The ratio between respective amounts of a first medicament dose and a second medicament dose that are delivered upon activation of the drug delivery device 104 is dependent at least in part on (i) the relative respective diameters Dl, D2 of the first and second cartridges 126, 128 (described above), (ii) the relationship between the drive gear 152 and the driven gear 154 (e.g., the gear ratio), and (iii) the relationships between the gears 152, 154 and their respective spindles 148, 150 (e.g., the thread pitch). Varying these parameters has the added benefit of being able to tailor the therapeutic dose profile to meet the needs of a specific therapy or particular patient requirements. Further, the ability to vary these parameters means that multiple drug delivery devices each having a different therapeutic dose profile can be manufactured.

Specifically, this allows variation of the therapeutic dose profile to suit a specific titration regime and ultimately individual patient requirements.

Variation of the spindle thread pitch changes the advance of the spindle for a given amount of gear rotation. Differing amounts of advance between the spindles 148, 150 has the effect of creating different dose delivery ratios between the first and second medicaments 106, 108. Additionally, differing amounts of spindle advance can be achieved by changing the relative diameters of the drive and driven gears 152, 154.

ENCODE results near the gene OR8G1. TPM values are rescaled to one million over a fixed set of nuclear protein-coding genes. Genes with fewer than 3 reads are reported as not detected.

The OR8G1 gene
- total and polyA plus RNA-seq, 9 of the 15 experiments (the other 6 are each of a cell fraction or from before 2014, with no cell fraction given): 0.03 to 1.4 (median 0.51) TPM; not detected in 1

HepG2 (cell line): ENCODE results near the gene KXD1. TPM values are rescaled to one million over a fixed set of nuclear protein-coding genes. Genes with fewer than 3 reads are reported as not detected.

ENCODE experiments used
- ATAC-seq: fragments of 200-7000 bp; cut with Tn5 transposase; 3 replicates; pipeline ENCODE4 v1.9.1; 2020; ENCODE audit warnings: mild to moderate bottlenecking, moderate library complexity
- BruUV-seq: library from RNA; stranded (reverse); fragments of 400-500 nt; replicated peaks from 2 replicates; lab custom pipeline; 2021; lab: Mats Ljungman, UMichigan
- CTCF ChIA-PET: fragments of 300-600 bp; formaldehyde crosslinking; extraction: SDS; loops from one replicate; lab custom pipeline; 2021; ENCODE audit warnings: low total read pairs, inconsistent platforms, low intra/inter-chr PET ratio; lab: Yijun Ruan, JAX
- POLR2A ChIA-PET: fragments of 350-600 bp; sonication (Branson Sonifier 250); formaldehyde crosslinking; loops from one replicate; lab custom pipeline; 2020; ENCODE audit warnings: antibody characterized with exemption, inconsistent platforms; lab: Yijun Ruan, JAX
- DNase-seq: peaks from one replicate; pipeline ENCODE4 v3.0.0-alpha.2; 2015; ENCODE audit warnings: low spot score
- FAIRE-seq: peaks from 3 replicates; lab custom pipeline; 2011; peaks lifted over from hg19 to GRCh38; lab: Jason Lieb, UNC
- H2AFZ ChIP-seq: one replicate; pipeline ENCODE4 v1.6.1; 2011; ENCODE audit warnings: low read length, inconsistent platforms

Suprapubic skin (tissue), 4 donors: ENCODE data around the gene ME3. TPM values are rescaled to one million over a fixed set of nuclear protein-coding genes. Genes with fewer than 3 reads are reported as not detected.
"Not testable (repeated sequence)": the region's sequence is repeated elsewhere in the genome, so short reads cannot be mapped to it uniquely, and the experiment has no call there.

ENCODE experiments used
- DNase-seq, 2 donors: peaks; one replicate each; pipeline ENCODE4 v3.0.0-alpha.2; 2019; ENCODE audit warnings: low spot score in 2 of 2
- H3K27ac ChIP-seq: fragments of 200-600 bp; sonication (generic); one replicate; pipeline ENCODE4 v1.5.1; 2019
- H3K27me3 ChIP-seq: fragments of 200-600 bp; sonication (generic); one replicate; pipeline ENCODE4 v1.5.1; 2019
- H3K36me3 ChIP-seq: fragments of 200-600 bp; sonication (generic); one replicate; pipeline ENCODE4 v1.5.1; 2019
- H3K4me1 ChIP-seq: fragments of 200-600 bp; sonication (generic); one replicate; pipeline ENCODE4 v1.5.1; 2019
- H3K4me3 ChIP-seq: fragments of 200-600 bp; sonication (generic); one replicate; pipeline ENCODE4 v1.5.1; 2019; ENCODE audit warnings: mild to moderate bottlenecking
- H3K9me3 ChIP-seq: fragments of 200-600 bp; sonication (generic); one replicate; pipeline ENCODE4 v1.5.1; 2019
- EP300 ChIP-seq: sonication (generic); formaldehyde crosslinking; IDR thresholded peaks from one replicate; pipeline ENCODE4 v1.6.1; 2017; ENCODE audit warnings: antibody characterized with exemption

These two design variables can be used independently, or in combination, to achieve the desired ratio. In combination, they may have the effect of extending the operational window of the device 104 in terms of the range of ratios that can be achieved.

As the spindle thread pitch is adjusted it should be kept in mind that certain pitches better allow for resetting of the device 104. It is understood that the spindle thread pitch must be within a certain range for it to allow the spindle to be manually wound backwards into the device 104. As the pitch of the spindle thread gets finer it becomes more difficult to back wind and, at a given pitch, it tends to lock-up. This if of particular importance if the device 104 is designed as a reusable unit.

If the pitch of a spindle is reduced, then the amount of the medicament dispensed by that spindle is reduced by a proportional amount regardless of the dose dialed (assuming various other parameters stay constant). If the pitch of spindle 148 is less than the pitch of spindle 150 (i.e., it takes more rotations to advance spindle 148 the same distance as spindle 150), and other various parameters are equal (e.g., the diameters Dl, 02 of the cartridges 126, 128 and the diameters of the gears 152, 154), then the amount of the first medicament 106 that will be delivered upon activation of the drug delivery device 104 is less than the amount of the second medicament 108 that will be delivered. Although the pitch of spindle can be altered compared to the pitch of the other spindle, in an example the pitch on any one spindle does not vary along its length.